Maintenance of Your Historic Home
Basic Differences Between Historic and Modern Homes
Your house is one of the most important investments you will make in your lifetime. Just like your automobile, your historic home needs regular upkeep and has needs that are unique to its make and model. Fortunately, the exterior materials on your historic house are locally made and long-lasting, and are typically much more durable than modern building materials. Want to know more?
Varying materials, such as wood, masonry, and metals, carefully matched to one another and a particular locale and/or climate
Materials can last for many decades when well maintained
Structural masonry of varying hardness due to placement in a kiln
Flexible mortar with high concentrations of lime
Permeable construction designed to absorb water and then readily release it through evaporation
Energy efficiency and comfort controlled naturally through use of building materials, openings, and building placement
Thick, heavy building materials with low levels of artificial insulation
Synthetic materials that are standardized, pre- assembled, and chosen from national producers without regard for locale and/or climate
Materials have an average lifespan of 10-25 years when well maintained
Veneer masonry of extreme hardness due to firing at much higher temperature
Rigid mortar with high concentrations of cement
Emphasis on waterproofing to prevent water penetration. Once trapped, water cannot evaporate
Energy efficiency and comfort controlled by automated temperature control systems and insulation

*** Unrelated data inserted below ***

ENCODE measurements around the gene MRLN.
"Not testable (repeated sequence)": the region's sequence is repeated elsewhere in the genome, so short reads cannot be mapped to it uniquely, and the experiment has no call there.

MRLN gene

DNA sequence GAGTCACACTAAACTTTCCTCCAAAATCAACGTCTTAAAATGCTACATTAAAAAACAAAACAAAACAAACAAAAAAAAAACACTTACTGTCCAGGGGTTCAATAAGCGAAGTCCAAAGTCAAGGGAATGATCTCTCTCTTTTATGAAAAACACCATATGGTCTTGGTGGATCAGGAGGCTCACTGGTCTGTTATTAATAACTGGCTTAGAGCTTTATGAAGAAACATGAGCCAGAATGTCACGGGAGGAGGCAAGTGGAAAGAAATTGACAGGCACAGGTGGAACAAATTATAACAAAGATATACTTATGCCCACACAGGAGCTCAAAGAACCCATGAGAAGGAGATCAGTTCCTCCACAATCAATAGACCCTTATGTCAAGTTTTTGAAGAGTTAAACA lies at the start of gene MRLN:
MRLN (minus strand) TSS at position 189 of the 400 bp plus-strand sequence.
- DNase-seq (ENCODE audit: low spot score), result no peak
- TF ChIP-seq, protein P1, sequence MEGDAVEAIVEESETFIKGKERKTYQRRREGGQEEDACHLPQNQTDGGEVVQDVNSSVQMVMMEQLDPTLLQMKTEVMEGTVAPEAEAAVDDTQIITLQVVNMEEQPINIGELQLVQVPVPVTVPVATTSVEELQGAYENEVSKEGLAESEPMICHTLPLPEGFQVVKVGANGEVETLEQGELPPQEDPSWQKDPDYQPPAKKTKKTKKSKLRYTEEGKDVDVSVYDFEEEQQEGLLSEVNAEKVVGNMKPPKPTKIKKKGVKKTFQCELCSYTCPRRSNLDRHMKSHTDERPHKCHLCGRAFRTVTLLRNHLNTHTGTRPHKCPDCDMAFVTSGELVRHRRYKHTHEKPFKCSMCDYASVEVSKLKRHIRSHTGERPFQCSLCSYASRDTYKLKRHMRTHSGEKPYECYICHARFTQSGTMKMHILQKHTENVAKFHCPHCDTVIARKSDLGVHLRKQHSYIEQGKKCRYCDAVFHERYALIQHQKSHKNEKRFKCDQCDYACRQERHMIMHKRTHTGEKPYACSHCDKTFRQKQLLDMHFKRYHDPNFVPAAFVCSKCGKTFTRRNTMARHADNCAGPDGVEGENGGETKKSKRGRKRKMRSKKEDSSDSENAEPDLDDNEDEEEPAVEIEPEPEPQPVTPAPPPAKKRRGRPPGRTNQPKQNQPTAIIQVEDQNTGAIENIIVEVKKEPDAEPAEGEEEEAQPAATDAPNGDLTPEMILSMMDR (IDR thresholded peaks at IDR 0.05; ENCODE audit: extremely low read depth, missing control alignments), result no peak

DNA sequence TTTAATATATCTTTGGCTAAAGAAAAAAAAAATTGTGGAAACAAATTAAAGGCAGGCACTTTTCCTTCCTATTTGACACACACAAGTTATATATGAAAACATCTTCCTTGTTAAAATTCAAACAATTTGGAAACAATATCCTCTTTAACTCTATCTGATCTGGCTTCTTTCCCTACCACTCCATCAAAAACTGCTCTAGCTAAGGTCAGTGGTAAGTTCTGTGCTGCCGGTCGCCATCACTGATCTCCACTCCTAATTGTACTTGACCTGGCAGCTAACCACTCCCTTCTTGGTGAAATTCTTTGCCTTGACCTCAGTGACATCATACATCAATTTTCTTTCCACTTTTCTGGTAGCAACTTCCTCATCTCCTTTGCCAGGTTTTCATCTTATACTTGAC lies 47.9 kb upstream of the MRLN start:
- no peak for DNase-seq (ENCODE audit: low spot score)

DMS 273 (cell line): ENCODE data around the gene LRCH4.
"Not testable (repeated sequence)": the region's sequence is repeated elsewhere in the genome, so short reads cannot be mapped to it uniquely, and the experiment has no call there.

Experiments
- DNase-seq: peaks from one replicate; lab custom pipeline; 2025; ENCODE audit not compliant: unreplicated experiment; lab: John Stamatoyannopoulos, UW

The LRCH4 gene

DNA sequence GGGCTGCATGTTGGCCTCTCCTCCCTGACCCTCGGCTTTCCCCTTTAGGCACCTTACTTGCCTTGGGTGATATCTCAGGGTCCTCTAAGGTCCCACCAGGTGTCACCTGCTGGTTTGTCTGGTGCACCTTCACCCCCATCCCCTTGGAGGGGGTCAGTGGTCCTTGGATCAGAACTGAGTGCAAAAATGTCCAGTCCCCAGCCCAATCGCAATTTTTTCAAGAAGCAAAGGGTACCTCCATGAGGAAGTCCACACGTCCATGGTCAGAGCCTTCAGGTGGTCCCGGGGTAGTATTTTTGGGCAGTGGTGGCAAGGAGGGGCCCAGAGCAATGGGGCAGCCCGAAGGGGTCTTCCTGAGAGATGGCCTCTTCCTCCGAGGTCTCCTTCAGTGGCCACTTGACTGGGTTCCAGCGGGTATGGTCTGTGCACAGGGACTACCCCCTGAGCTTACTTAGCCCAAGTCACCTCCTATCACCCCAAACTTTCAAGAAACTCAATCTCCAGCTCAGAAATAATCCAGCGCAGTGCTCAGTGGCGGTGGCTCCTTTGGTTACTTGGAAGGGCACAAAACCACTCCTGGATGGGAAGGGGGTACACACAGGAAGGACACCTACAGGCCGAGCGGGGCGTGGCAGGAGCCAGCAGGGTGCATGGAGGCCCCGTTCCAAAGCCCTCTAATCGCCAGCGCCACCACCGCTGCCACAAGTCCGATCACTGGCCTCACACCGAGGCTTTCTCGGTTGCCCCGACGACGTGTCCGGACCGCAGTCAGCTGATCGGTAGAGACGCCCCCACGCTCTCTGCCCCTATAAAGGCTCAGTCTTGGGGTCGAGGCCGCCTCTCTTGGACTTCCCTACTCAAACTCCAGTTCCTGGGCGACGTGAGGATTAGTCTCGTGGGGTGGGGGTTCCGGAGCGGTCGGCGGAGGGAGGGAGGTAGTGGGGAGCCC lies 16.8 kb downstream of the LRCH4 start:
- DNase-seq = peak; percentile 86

Thin, lightweight building materials with high levels of artificial insulation
For more information on important historic building materials to maintain and preserve go here.
If you purchase a historic home where repairs have been delayed, you may notice serious conditions such as a cracked building wall or a shifted foundation, which require quick corrective action.
For serious problems hire professionals, such as a structural engineer with experience working on historic buildings, to help you develop an appropriate course of action. Historic Denver, Inc. maintains a list of historic preservation architects, engineers, and contractors.
If possible, perform annual inspections to make sure that everything is in working order. An examination of roof, chimney, cutters/downspouts, exterior walls and porches, windows, foundations, doors, attic and basement will identify problem areas, and needed repairs.
An owner can then take small actions – such as painting a wood sash window or emptying gutters – to avert a more serious problem later.
For more resources on maintenance including inspection guides and checklists, go here.
This web content was added in 2019, and is accurate to the best of our abilities. Contact Denver Landmark Preservation for the most up-to-date and accurate information on the city's design review and permit requirements.